The rise of Enterprise Service Management (ESM) has redefined the future role of IT, placing it at the heart of business transformation and service innovation. Over the coming weeks we’ll be looking at the rise of ESM, the opportunities for IT and the tactical steps to adopt ESM in your organization. This week, we start with ‘What is Enterprise Service Management?’
Enterprise Service Management is about applying a service-oriented business model to the way your organization works internally. It is an operational architecture where each functional area of the business is defined as a service domain that offers services. These services deliver outcomes for other business functions and help to support them in their ability to deliver results for external customers. Thus, the productivity and profitability of the company will be improved by improving the efficiency of internal operations.
As John Seddon of Vanguard (an advocate of the application of systems thinking to service domains) says, “cost is in flow; value is in activity”, i.e. costs are incurred through poor flow of work between organizational functions. The fundamental idea of ESM is to:
Reduce the overheads commonly associated with department-to-department interaction.
Increase predictability in terms of both the quality and timescale of output (e.g. ensuring the desired outcome is delivered right and delivered fast).
Increase process efficiency within service domains to keep the cost of execution as low as possible without compromising the quality or delivery timescale
Efficiency levels vary across departments, so there are usually at least one or two weak links in the chain that create bottlenecks. Every organization has its own “black hole” department that has a reputation for slow responses. ESM is a model by which you can transform your organization from a clunky collection of departments into a well-oiled machine. By integrating departments more effectively around the many touch points that business processes flow across, you can facilitate better, faster and cheaper operations – and better alignment between what one department needs and another delivers.
So what does ESM look like? There are three perspectives that must be considered:
The end user perspective – Delivering an easy-to-use enterprise services portal that puts all business-facing services in one accessible location.
The service domain perspective – Creating a catalog of business-facing services, supported by automated service execution processes.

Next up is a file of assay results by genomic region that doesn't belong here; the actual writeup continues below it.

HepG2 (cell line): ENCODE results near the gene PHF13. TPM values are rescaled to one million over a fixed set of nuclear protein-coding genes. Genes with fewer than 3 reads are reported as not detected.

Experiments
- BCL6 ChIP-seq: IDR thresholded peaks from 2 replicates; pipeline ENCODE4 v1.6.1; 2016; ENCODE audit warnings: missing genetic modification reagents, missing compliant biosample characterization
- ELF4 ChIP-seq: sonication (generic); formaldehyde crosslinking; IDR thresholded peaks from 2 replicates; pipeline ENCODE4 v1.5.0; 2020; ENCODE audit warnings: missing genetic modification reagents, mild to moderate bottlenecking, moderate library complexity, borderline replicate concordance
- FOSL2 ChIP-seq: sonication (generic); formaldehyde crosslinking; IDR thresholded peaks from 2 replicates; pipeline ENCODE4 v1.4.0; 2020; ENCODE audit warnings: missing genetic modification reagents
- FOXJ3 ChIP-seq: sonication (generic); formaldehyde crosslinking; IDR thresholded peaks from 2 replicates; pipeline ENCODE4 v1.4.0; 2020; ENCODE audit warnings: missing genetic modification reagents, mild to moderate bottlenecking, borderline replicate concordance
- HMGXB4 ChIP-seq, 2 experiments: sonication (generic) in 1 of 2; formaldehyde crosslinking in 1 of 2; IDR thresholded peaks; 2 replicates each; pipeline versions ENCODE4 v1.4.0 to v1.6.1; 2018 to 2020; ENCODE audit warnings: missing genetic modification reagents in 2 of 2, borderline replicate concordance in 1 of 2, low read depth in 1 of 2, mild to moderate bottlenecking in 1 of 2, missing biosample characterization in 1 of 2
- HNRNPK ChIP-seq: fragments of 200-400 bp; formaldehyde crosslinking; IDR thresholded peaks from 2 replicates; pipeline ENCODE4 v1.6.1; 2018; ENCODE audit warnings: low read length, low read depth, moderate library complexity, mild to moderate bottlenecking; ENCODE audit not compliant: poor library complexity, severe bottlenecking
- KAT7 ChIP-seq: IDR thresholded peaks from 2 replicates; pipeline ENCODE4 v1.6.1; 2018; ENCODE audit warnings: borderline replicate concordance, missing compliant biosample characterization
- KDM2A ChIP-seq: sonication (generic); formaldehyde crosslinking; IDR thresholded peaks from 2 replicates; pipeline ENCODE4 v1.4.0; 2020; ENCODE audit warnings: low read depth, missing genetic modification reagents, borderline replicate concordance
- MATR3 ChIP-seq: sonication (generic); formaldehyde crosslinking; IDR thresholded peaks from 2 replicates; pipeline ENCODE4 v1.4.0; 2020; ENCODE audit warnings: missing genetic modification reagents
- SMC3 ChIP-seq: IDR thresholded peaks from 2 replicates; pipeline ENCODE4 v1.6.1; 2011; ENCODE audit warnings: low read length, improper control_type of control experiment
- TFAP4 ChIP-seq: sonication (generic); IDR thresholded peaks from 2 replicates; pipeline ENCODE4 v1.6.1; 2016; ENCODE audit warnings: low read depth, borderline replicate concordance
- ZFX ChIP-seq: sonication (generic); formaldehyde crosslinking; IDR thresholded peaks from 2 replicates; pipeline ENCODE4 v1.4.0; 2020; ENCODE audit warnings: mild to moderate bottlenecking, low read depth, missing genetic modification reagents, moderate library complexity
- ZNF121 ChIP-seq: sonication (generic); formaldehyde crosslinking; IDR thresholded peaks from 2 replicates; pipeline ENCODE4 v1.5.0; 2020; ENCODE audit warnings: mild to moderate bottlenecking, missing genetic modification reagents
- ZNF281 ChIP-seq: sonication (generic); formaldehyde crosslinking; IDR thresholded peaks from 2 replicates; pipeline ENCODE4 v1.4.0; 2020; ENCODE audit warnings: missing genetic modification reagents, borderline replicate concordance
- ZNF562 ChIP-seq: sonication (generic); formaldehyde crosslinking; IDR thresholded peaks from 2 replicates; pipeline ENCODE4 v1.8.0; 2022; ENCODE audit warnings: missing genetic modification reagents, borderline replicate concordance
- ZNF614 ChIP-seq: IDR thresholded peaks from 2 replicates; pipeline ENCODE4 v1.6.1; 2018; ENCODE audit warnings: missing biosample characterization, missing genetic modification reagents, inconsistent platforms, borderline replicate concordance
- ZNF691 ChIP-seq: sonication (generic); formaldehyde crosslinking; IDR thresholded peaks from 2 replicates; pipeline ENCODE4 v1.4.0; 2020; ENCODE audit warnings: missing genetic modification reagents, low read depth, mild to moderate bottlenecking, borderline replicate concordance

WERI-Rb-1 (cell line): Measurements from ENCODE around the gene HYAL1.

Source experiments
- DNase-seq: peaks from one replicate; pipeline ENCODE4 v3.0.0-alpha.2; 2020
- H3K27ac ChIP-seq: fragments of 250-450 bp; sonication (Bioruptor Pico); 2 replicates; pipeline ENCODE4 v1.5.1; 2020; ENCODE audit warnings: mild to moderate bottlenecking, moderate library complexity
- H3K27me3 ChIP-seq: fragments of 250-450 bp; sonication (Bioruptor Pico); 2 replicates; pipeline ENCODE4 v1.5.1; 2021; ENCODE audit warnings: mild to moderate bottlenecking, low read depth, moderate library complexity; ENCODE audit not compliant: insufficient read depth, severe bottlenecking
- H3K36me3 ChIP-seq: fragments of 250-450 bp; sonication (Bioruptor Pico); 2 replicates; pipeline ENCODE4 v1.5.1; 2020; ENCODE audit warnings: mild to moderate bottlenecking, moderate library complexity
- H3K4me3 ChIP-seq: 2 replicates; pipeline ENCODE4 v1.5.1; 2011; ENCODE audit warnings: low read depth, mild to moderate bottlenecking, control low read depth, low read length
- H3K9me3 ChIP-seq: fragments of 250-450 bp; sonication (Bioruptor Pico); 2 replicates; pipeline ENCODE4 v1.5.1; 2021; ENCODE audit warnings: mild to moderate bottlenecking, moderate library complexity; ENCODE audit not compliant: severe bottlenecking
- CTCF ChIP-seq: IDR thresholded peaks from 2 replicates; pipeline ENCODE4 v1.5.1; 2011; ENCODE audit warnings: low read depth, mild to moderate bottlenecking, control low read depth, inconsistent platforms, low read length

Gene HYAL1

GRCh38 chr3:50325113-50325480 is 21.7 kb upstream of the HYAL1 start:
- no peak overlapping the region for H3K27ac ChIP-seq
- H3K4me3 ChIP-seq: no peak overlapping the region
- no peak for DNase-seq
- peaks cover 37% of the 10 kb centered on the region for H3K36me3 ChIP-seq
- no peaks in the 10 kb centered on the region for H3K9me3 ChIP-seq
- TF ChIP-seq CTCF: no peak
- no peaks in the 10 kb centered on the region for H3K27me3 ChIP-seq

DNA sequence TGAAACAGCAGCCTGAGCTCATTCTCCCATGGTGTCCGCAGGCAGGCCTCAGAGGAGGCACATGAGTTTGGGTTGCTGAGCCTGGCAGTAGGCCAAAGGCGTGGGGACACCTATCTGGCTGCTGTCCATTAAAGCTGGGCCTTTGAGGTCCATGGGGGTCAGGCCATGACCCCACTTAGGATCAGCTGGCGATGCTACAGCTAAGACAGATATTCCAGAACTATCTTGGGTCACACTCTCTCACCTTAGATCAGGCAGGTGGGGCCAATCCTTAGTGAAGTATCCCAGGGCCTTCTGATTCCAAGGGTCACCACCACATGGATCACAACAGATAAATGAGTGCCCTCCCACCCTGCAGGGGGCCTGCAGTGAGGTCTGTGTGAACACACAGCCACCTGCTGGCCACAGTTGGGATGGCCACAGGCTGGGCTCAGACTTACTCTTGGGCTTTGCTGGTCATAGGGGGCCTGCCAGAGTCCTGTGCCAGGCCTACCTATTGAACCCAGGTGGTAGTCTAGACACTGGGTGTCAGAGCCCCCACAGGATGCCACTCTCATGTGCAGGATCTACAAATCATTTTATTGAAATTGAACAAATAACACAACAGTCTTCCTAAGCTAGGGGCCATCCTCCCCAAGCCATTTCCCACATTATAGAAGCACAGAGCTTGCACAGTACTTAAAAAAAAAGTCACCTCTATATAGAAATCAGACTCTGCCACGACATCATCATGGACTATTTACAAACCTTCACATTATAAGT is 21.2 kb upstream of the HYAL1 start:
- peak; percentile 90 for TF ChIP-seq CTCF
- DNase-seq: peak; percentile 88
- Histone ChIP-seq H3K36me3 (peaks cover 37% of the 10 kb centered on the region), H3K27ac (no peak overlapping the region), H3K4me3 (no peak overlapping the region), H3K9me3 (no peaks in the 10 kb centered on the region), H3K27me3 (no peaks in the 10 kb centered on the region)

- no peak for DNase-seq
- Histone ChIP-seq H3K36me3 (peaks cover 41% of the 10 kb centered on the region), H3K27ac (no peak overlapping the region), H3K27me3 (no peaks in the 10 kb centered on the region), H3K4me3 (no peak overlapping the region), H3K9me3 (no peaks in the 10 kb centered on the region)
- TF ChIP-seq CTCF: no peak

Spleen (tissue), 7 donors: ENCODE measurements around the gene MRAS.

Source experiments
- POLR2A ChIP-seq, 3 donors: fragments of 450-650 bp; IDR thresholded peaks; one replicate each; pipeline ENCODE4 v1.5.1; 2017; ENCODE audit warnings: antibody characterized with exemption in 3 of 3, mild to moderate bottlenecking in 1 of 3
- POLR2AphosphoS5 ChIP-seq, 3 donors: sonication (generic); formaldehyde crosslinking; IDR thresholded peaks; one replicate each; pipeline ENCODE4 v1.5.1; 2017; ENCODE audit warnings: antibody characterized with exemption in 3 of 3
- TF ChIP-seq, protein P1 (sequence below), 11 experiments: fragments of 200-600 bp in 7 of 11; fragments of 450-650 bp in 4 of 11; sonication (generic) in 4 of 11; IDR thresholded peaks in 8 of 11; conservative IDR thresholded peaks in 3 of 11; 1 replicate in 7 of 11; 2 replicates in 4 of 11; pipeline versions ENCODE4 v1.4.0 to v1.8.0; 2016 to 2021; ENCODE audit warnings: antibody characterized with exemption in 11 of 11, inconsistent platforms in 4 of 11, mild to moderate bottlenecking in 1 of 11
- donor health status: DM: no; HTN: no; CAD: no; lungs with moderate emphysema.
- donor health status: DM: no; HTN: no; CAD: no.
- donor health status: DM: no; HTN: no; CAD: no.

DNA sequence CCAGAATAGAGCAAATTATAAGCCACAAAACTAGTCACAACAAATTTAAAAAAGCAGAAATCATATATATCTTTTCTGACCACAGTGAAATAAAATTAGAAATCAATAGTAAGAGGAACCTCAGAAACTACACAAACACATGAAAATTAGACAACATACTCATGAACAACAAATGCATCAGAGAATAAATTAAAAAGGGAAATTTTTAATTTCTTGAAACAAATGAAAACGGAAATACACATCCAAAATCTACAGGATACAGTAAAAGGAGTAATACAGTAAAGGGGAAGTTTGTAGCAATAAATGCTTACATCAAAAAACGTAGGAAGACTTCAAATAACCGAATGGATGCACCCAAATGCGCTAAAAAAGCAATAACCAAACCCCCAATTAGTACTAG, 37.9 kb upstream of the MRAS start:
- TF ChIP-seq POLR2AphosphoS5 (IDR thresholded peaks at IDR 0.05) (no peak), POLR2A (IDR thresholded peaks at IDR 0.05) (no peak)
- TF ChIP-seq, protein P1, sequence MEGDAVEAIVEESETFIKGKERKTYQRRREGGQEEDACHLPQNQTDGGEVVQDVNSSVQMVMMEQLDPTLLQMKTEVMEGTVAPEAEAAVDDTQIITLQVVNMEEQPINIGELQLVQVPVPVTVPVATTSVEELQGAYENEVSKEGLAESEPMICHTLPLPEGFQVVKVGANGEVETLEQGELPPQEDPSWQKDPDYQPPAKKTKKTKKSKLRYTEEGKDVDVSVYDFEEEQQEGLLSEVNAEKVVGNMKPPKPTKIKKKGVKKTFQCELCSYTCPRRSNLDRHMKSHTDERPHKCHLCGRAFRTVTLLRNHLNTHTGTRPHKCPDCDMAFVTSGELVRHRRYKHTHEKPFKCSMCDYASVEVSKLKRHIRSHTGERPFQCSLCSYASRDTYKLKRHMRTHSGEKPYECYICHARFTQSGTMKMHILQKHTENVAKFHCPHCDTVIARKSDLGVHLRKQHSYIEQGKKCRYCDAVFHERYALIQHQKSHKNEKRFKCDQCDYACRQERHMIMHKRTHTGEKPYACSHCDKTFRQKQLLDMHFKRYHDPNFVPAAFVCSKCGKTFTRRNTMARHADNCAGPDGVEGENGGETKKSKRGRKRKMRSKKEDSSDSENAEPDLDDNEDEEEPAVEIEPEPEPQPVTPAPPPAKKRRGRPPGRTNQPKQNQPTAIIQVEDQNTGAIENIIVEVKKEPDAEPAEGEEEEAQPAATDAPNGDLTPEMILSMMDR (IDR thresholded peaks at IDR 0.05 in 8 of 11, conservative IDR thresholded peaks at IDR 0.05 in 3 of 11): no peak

The IT perspective – Facilitating the construction of the enterprise service portal and working closely with business functions to define and automate their service execution processes.
What are the benefits of Enterprise Service Management?
Achieve operational visibility: ESM lets you see the value that each department adds to the business. When you define what a department is to the rest of the business you are also defining the edges. You can see where one department ends and another begins. Once you know where the boundaries are, you can make them more fluid and responsive to changing patterns of demand. Essentially, ESM gives you a map of where value is created in your organization – and the processes that support it, allowing you to find and eliminate bottlenecks and inefficiencies.
Support better governance: When you have better visibility of operations, it’s easier to govern what departments are doing to ensure they are in line with overarching strategic objectives (e.g. are they providing the right set of services?).
Institute functional excellence: ESM streamlines the process of managing and executing internal business service requests, creating greater efficacy and efficiency across all service domains – achieving higher quality of output at a lower cost.
Support value transformation: By streamlining the execution of internal business services, departments can reduce their day-to-day operational overheads and devote more time and resources to change and improvement projects that enhance value creation. The companies that will succeed in the next decade are those that realize that they must break out of “firefighting mode” and become more pro-active and agile.
Manage interaction: By bringing the interactions that happen between departments into a system or record, these interactions can be measured, managed and optimized. Deployment of a digital interface reduces operational overheads by reducing inbound phone calls and emails – with requests being automatically routed to the right teams. ESM is a good strategy for reducing “inbox overload” and weaning staff away from using the email system as a work queue.
Reduce technology costs: Enterprise-wide technology programs are an opportunity to take advantage of economies of scale. The implementation of a single enterprise-wide digital portal and back-end process management, supported by one software solution, ensures that the cost of the supporting technology is minimized (versus having a number of different ‘point’ solutions catering for each domain).
Break down silos: ESM is, by nature, an antidote to the siloed nature of many large organizations. It embodies a more transparent, integrated and cooperative mentality where business functions think more deeply about how they work with other departments to increase business productivity. By turning barriers into interfaces, the walls between business functions become windows, and departments become more tuned-in to the wider business ecosystem.
Ensure internal business alignment: By providing clarity on which internal services business functions provide for each other it is easier to align services provided with demand from other departments.
Increase end user satisfaction and productivity: The availability of a one-stop-shop for all internal services and information sources means faster access to the tools that your people need to be the most productive.